Following the presentation of the Business Case for Consolidating Line 2 in Everett by the governor to Boeing, a few Republicans, a business association and a few others focused on the fact that Washington isn’t offering new incentives. We discussed why in this posting. The critics of the report also noted that Boeing continues to complain that Washington’s unemployment insurance rates are too high, and a Boeing spokesman also referred to this view when commenting on the report.
South Carolina’s UI rates are lower, these people said. Well, maybe this is why. This four minute news report points out–as did Washington’s study–that SC has a $2 billion hole in its unemployment insurance fund for which taxes are going to have to be raised. SC also has an unemployment rate of more than 11%. If critics are going to talk about Washington’s unemployment tax rate and compare it SC’s, they need to talk about the whole picture. Washington’s UI rate has come down 42% in recent years and the UI fund is solvent. SC’s UI fund is insolvent and it’s going to have to raise these rates to make it solvent. This is the whole story.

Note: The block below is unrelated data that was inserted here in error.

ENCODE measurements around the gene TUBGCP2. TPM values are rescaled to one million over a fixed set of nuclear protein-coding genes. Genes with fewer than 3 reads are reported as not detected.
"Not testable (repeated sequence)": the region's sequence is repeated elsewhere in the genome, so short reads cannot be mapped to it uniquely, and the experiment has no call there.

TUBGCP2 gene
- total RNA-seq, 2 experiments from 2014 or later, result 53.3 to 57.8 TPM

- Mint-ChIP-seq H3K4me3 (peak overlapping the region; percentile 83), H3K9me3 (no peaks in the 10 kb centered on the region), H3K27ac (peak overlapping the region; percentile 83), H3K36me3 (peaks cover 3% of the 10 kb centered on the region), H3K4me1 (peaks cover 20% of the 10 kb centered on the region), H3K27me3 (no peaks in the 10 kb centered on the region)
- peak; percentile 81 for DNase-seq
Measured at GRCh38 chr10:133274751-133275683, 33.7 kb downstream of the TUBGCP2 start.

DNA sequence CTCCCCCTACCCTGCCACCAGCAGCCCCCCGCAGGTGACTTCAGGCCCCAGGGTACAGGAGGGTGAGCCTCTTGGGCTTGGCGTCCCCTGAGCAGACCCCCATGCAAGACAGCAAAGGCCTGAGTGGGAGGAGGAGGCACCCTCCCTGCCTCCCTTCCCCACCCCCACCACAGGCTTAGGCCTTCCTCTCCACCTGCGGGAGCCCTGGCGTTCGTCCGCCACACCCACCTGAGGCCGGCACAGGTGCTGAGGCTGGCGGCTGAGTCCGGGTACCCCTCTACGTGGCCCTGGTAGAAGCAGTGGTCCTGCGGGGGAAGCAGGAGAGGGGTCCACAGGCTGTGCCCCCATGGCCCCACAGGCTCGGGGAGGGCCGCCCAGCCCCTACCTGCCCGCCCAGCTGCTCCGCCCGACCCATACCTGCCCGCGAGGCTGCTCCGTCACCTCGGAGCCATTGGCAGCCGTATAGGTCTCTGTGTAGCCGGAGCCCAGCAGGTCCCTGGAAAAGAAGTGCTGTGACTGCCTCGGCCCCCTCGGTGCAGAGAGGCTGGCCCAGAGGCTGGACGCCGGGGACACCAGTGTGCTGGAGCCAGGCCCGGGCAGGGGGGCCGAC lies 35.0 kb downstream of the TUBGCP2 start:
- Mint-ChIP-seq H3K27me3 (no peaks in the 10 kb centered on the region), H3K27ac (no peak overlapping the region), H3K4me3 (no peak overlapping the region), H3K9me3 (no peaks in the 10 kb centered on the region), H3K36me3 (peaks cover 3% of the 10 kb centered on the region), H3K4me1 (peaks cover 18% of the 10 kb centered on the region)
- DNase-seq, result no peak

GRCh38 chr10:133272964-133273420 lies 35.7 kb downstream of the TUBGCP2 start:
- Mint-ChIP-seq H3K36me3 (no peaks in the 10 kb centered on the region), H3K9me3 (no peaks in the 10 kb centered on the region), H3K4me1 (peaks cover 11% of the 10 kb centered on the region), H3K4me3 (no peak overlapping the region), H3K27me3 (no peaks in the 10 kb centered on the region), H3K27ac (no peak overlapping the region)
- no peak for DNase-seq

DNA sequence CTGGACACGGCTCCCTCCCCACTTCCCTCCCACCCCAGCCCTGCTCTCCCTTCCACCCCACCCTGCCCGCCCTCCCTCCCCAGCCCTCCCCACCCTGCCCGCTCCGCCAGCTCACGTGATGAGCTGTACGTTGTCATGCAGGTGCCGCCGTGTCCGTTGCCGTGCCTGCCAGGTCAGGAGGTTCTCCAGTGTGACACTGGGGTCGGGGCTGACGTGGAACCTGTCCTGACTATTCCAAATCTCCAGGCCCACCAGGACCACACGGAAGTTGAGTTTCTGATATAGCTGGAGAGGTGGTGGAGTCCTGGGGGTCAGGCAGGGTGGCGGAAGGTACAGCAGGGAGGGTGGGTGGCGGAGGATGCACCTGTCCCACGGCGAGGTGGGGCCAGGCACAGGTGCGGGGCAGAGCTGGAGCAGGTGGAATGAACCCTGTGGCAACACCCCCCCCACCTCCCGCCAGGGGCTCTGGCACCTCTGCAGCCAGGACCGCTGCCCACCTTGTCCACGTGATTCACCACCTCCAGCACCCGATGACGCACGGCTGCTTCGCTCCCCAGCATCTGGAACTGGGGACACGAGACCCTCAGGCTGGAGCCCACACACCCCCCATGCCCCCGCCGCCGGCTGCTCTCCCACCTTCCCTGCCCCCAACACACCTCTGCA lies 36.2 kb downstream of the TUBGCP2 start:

Washington’s governor noted that our Legislature is not in session and that Boeing told her the issue over where to put Line 2 is not about tax rates or concessions, it’s about production stability and labor strikes. When the Legislature reconvenes in January, the “business climate” issues will likely be back on the table. In the meantime, locating Line 2 is between Boeing management and union leadership. No amount of political grandstanding will change this fact.